Sex Offender Registration Influenced by Racial Bias, Ohio Study Claims

A study of released Ohio sex offenders found that over 85 percent were wrongly classified as high-risk to their communities, and 15 percent who actually posed a danger were underclassified. The study in the Criminal Justice Policy Review said risk assessments skewed against African-Americans were one reason.

The classification of sex offenders based on the risks they pose to the community following their release from prison is subject to racial bias, according to a study published in the Criminal Justice Policy Review.

African-American sex offenders were found to be two-and a half times likelier to be inaccurately designated as high-risk than their Caucasian counterparts by a state-sponsored risk-assessment instrument, said the study, which was based on a sample of 673 sex offenders in the state of Ohio who were convicted of a sex crime and released between 2009 and 2011.

Risk assessments that were overly weighted towards prior criminal records led to the skewed assessments, argued the authors, Bobbie Ticknor of Valdosta State University, and Jessica J. Warner of Miami University Regionals.

“Approximately 85 percent of the individuals classified in the highest tier, who theoretically posed the greatest danger, did not have a conviction for a new sex offense after the five-year follow up period,” the study found, adding that 15 percent of “Tier 1” offenders were under-classified, meaning their threat-level was underestimated.

The sample was limited to offenders who had received a classification under the Sex Offender Registration and Notification Act (SORNA) system established by the 2006 Adam Walsh Child Protection and Safety Act.

The law established guidelines aimed at protecing communities from convicted sex offenders who might pose continued threats to their community following release. SORNA is an offense-based classification system where offenders are assigned to one of three tiers according to “dangerousness.” Tier designation is determined by prior offenses and the severity of the charge and conviction.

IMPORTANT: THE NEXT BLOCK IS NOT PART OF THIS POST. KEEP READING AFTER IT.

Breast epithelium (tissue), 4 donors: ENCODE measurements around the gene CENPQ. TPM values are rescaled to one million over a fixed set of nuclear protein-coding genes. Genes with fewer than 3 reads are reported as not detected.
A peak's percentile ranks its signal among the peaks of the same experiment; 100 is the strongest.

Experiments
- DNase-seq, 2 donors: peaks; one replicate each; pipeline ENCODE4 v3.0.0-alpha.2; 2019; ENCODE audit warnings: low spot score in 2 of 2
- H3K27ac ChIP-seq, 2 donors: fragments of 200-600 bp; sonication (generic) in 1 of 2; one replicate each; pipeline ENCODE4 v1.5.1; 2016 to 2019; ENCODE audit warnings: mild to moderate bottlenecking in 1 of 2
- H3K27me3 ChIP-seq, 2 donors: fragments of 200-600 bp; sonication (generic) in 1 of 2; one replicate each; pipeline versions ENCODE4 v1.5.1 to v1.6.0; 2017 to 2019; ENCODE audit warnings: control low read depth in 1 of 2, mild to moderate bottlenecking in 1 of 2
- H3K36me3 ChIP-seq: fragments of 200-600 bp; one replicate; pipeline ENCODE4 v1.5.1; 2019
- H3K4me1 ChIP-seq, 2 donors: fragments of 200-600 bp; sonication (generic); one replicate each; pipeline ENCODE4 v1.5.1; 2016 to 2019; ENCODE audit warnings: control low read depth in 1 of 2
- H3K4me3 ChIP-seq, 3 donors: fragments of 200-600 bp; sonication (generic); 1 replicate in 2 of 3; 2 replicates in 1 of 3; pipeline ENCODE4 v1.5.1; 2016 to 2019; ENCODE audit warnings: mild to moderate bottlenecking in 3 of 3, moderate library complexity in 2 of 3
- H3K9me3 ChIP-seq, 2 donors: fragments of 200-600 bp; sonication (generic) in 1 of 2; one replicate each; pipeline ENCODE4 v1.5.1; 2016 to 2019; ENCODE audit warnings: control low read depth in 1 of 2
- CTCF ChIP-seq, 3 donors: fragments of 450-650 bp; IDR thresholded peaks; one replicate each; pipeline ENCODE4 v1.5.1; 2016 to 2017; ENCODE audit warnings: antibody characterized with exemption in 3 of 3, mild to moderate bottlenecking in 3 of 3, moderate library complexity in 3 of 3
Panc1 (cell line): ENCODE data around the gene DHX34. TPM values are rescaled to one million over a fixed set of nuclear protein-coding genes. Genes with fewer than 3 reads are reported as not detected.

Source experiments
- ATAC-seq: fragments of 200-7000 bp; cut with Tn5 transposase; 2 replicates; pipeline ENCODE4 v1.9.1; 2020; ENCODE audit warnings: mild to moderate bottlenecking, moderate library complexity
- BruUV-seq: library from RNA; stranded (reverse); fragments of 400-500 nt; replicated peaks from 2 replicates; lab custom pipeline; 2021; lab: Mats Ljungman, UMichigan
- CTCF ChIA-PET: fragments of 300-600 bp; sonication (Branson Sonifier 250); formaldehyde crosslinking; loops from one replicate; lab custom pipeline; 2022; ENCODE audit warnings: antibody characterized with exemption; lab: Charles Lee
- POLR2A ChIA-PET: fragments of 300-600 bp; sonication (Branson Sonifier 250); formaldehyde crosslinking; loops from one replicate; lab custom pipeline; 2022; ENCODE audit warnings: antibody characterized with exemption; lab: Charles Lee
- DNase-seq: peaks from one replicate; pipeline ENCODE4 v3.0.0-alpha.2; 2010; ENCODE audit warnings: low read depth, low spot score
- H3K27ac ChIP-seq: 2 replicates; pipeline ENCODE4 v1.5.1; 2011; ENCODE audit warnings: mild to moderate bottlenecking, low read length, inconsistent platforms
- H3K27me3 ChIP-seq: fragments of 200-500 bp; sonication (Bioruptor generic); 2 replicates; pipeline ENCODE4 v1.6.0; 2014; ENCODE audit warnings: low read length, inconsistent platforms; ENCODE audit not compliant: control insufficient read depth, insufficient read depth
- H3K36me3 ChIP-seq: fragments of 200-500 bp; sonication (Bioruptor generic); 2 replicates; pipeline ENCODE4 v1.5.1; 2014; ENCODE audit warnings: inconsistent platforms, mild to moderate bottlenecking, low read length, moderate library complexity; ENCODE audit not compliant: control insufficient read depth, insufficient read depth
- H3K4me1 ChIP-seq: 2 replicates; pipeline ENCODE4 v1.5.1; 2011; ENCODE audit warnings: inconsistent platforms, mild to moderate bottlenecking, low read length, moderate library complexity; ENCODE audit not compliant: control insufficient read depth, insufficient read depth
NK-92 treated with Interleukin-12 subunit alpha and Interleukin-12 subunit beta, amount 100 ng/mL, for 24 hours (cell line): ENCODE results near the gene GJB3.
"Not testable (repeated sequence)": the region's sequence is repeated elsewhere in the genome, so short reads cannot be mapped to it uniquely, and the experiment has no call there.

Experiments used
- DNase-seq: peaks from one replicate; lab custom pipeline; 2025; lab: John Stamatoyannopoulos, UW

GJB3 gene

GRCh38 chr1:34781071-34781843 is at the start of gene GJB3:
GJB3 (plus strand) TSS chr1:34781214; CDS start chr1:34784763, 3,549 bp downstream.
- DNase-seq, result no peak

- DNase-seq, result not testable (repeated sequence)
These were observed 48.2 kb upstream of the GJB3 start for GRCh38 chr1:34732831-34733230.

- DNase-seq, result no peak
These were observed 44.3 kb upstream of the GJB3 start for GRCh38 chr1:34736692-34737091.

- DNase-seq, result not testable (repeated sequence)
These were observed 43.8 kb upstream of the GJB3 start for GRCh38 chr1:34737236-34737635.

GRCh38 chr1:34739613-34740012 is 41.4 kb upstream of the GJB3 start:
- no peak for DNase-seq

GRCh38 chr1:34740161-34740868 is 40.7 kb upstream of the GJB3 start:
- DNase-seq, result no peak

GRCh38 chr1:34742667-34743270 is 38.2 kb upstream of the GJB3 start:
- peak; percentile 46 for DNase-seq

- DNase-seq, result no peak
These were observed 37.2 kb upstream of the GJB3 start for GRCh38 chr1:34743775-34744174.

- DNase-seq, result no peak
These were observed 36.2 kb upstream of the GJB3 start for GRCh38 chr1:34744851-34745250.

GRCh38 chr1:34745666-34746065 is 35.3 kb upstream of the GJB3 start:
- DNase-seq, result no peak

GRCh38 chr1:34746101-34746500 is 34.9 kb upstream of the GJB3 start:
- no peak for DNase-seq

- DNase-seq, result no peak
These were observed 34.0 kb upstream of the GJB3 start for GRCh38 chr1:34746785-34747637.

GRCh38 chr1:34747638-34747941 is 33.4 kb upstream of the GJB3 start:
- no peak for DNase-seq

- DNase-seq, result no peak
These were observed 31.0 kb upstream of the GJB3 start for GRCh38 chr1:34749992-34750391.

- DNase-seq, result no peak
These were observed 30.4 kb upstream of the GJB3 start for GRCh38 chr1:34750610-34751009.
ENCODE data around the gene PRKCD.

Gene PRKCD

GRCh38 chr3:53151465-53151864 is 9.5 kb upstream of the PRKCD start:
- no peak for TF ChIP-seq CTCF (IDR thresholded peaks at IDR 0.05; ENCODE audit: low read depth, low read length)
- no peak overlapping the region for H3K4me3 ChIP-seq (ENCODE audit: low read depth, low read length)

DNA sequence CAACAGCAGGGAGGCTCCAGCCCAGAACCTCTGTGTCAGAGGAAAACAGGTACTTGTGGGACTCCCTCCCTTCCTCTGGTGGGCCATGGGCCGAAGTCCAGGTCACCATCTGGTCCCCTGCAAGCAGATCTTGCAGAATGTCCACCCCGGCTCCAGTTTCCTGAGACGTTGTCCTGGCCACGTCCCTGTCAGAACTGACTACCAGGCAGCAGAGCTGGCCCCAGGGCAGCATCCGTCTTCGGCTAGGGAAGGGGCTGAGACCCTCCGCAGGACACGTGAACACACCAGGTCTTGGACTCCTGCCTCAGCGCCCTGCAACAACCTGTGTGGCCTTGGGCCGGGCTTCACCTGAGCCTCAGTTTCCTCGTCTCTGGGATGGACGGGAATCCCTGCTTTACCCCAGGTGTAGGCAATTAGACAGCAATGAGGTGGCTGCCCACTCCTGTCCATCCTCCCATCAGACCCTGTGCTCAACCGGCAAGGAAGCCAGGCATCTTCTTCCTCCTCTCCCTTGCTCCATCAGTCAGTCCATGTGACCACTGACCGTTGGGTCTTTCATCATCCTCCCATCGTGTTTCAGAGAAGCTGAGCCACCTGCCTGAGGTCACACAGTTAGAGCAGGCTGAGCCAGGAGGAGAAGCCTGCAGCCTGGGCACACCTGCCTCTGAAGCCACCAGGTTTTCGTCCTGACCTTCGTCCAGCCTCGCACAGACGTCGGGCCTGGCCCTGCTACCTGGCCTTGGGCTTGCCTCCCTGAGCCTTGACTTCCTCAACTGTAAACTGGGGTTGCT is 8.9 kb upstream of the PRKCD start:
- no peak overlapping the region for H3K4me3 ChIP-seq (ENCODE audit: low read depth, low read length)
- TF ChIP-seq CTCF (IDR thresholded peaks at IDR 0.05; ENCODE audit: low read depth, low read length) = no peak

The classification is used to determine the level of supervision convicted sex offenders will be subject to following release, ranging from regular monitoring by local law enforcement to restrictions on where they can live. Some version of these federally mandated laws now exist in every state.

The authors said their study results should “generate several concerns from policymakers.”

“There is a small group of sex offenders who are more dangerous than their tier designation would lead society to believe,” they wrote. “In addition there is a much larger portion of therse individuals who may not be as dangerous as previously thought.”

The reason why racial bias may influence the accuracy of SORNA designations lies in the fact that SORNA relies heavily on the criminal history of an individual, said the authors.

The study cites prior research which produced evidence that “black defendants are less likely to accept a plea deal due to mistrust in the system…”

Going to trial increases the chances of being found guilty of more severe charges and receiving lengthier sentences, especially for minority defendants, according to the authors.

Over-classification may lead to measures, such as residency restrictions, which could induce a chain-reaction of negative outcomes increasing the chances of recidivism. A potential solution, suggest the authors, would be a state by state re-evaluation of the law, and a move to incorporate considerations of background information, criminogenic needs, and protective factors into risk-assessment instruments.

See also: How Pseudoscience Turns Sex Offenders into Permanent Outlaws

And: Did California Authorities Suppress Research on Sexually Violent Predators?

The full  Ohio study can be found here:

This summary was prepared by TCR news intern John Ramsey. Readers’ comments are welcome.